Unfortunately, I don’t have AMC and refuse to pay another $30 just to get it along with 50 lame-ass channels I’ll never watch, so I’ll have to wait for DVD. But wait for DVD I will and with the idea in mind of voraciously eating up each and every episode in a weekend binge.
From the performances to the directing to the writing, the story of a mild-mannered high school chemistry teacher who goes into the meth business with fairly good intentions, is some of the best television I’ve seen since “The Sopranos” and “The Wire.”The arc of the characters, especially the main character, Walt (played brilliantly by Bryan Cranston), his wife, and his partner Jesse, is what keeps you glued year after year. Even as they surprise you, the show is so well written and layered that in the end whatever they do makes perfect sense.
Essentially, “Breaking Bad” is a study of evil; an examination of how there are no half-measures when it comes to dealing with the devil. You can’t dip your toe in a dirty business and expect to hold on to your soul.
With no threat of being accused of hyperbole, I can assure you no dramatic film aimed at adults released in the last five years has been half as good as any episode of “Breaking Bad.” Television is where Hollywood shines right now.
Director Joe Johnston via Screen Rant:
“Why would anybody go back to that island? It was hard enough to figure out the second and third reason for them to go, but it would take it off in a whole other trilogy basically, but when it gets to that level it’s sort of about studios and Steven’s thing and who knows.”
The reviews might have been mixed, but I’m a big fan of “Jurassic Park 3.” Obviously it lacks the wonderment of the first. By this time, your mind was no longer blown by the sight of realistic looking dinosaurs. And I’ll admit that my eyes rolled when kid arrived on screen like something out of “Lord of the Flies,” but if you look at “3” as B-film, it really works and when our intrepid crew finds themselves in the pterodactyl cage, that’s one effective reveal.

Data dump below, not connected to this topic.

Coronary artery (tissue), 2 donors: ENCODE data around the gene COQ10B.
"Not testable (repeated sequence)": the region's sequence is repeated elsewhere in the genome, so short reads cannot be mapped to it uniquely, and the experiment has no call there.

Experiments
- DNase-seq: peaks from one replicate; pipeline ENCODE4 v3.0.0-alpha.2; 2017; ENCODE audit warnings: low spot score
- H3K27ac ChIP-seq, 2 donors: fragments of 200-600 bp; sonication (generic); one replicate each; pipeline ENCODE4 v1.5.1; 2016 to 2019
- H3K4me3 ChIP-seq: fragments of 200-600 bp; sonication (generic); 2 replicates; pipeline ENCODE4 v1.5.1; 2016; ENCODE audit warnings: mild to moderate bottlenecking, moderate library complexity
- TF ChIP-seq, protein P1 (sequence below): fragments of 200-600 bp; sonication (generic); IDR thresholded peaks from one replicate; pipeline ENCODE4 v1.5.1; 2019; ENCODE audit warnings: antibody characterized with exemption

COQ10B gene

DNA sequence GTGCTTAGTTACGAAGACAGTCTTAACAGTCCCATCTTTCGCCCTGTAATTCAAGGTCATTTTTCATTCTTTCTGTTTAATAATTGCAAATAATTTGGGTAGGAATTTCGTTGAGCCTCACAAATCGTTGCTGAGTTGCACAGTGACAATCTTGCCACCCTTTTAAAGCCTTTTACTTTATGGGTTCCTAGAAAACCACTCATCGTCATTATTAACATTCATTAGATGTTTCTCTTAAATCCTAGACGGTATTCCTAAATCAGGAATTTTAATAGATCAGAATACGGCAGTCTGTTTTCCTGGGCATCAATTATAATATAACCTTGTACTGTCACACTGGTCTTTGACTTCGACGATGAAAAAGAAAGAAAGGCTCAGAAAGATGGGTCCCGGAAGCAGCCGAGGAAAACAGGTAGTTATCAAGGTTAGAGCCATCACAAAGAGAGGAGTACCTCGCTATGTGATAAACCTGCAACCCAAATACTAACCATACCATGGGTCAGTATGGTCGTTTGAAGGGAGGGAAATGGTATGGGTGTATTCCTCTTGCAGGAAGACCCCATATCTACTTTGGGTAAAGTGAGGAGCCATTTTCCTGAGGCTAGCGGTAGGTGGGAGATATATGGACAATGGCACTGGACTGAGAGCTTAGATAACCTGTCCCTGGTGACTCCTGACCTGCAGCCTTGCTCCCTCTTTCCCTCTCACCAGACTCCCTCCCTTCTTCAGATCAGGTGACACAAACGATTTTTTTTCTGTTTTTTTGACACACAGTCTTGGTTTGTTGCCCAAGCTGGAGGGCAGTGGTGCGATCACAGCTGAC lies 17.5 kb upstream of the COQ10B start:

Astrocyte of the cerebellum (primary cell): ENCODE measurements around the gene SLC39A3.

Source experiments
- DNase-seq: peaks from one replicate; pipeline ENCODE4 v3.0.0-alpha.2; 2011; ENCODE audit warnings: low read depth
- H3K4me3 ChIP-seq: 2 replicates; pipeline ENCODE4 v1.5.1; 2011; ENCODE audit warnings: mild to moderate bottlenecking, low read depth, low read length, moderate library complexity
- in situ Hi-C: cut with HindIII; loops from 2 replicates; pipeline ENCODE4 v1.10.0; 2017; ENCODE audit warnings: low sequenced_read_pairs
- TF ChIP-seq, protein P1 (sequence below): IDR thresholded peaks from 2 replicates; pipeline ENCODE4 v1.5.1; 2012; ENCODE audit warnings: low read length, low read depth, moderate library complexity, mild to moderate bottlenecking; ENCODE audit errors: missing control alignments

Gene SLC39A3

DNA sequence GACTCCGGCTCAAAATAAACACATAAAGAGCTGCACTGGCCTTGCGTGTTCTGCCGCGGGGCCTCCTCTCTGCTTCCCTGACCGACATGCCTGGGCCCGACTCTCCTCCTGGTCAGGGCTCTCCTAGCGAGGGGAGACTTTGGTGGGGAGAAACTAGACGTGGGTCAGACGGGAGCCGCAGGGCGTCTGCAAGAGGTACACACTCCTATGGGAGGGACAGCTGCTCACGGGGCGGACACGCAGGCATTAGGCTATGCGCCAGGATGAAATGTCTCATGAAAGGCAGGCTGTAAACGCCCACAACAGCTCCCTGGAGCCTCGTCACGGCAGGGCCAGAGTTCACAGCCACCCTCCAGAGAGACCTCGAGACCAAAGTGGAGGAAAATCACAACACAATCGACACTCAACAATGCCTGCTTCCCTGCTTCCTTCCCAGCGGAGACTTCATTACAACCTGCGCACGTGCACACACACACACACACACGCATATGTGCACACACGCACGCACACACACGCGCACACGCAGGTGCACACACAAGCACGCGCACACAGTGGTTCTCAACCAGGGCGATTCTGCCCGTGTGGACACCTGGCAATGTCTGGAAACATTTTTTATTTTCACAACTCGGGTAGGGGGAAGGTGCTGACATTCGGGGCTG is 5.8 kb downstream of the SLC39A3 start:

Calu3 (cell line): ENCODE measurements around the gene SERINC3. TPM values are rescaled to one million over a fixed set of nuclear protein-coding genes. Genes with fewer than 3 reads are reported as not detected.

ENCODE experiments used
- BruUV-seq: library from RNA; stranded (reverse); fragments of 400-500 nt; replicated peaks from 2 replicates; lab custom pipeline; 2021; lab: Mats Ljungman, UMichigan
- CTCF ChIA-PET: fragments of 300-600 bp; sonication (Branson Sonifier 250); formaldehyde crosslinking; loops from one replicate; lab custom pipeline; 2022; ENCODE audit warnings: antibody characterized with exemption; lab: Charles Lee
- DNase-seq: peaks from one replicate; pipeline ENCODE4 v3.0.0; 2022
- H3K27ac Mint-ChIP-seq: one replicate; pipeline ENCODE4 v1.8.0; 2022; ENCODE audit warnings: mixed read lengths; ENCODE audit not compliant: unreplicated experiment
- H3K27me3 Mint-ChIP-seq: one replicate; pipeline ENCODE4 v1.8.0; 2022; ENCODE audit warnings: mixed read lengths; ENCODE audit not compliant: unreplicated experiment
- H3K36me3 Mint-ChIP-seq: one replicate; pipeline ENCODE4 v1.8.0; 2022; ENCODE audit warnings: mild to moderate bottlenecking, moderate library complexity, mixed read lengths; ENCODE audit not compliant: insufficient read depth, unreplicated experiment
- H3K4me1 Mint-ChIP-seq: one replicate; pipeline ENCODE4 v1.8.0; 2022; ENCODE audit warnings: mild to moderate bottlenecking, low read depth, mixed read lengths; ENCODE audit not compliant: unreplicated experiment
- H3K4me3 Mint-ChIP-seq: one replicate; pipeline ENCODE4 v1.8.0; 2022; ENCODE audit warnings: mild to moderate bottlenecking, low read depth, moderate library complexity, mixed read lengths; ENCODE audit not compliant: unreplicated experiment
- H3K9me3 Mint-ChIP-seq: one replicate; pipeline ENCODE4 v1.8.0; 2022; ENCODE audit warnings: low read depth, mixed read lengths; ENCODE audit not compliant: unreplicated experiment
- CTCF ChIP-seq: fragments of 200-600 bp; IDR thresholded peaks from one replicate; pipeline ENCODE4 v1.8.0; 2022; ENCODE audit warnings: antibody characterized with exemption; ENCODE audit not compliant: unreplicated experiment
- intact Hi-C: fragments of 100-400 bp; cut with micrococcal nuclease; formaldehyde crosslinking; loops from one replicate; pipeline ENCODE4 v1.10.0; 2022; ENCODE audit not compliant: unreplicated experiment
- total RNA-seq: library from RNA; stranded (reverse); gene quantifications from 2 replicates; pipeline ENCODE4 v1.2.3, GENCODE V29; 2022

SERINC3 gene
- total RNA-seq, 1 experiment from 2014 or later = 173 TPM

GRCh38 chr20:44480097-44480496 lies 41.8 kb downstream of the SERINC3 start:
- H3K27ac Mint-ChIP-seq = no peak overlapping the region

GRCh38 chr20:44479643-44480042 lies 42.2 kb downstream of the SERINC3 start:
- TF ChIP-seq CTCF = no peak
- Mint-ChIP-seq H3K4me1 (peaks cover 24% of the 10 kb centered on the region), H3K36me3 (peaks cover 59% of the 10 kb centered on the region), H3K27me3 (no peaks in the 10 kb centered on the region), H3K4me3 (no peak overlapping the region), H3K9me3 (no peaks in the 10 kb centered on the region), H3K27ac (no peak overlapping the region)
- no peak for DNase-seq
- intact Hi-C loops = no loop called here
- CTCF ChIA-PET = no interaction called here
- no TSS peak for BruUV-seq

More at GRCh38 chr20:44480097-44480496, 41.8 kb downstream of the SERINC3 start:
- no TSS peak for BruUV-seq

Nothing makes part three sing more, though, than its blissful runtime of 92-minutes.
Let’s just hope that if Johnston directs again he doesn’t kill our buzz by promising audiences that a movie about dinosaurs won’t be “about dinosaurs.” He’s funny that way.
Cowboys, aliens, Daniel Craig and maybe, just maybe, Harrison Ford acting like Harrison Ford again?
Where do I get line.
Furthermore, “Iron Man” director Jon Favreau is directing and what a breath of fresh air’s he’s been, especially in the arena of action. He allows you to see what’s going on. There’s a geography to his action scenes that makes sense and that you can follow. It’s too bad that lousy, lazy, shaky-cam addicted filmmakers like Paul Greengrass have set the bar so low that that actually being able to enjoy an action scene is now a draw, but it is.
“Cowboys and Aliens” hits theatres July 29th.
Dear MSM: To paraphrase Dean Wermer — desperate, pathetic and stupid is no way to go through life.
Here’s the actual clip. That’s an insult? Furthermore, anyone who knows anything about Don Rickles also knows that any attention the iconic comedian gives you is considered — wait for it, wait for it — a compliment.
How are we supposed to not hate these people?
CLASSIC PICK FOR TUESDAY JULY 19TH, 2011
Midnight: PANIC IN NEEDLE PARK (1971) — Love story involving a pair of junkies (Pacino and Winn) struggling to survive on the harsh streets of New York City. Cast: Al Pacino, Raul Julia, Kitty Winn, Alan Vint, Richard Bright. Director: Jerry Schatzberg
When Al Pacino could still act and New York City was at its most interesting — at least when it came to cinematography.
Depressing and disturbing to be sure, but still powerful.
Please send tips/suggestions/requests to firstname.lastname@example.org